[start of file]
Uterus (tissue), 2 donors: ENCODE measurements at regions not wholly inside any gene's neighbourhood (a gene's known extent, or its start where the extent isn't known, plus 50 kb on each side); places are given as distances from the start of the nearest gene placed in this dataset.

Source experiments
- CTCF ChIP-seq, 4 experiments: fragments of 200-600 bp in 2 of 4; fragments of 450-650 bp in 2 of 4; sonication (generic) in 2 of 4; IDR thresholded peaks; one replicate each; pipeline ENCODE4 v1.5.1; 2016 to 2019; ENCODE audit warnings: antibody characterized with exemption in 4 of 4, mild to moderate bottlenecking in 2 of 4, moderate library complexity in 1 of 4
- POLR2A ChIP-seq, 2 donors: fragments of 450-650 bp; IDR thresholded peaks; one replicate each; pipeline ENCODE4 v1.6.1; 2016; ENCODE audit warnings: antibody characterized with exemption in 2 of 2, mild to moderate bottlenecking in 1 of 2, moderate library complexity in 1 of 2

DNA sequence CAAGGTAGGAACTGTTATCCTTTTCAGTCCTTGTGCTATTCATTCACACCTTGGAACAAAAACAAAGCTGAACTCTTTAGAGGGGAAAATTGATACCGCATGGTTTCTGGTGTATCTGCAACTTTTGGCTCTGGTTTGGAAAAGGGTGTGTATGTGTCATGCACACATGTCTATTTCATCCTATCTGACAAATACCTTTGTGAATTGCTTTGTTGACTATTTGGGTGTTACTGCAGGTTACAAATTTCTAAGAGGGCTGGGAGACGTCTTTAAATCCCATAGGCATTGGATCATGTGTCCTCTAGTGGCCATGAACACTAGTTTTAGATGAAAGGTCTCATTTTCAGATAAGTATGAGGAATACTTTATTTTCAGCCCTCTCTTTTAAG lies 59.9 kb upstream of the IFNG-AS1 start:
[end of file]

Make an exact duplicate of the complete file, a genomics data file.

Uterus (tissue), 2 donors: ENCODE measurements at regions not wholly inside any gene's neighbourhood (a gene's known extent, or its start where the extent isn't known, plus 50 kb on each side); places are given as distances from the start of the nearest gene placed in this dataset.

Source experiments
- CTCF ChIP-seq, 4 experiments: fragments of 200-600 bp in 2 of 4; fragments of 450-650 bp in 2 of 4; sonication (generic) in 2 of 4; IDR thresholded peaks; one replicate each; pipeline ENCODE4 v1.5.1; 2016 to 2019; ENCODE audit warnings: antibody characterized with exemption in 4 of 4, mild to moderate bottlenecking in 2 of 4, moderate library complexity in 1 of 4
- POLR2A ChIP-seq, 2 donors: fragments of 450-650 bp; IDR thresholded peaks; one replicate each; pipeline ENCODE4 v1.6.1; 2016; ENCODE audit warnings: antibody characterized with exemption in 2 of 2, mild to moderate bottlenecking in 1 of 2, moderate library complexity in 1 of 2

DNA sequence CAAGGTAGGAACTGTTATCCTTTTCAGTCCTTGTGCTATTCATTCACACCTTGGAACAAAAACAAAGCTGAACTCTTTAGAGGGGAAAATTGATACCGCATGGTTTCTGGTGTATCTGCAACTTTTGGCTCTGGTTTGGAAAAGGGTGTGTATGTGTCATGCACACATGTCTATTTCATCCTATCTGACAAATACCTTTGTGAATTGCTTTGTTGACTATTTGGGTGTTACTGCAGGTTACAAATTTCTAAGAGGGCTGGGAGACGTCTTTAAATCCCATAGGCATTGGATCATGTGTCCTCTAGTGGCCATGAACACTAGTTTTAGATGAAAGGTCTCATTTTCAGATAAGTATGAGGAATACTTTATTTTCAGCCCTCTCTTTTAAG lies 59.9 kb upstream of the IFNG-AS1 start: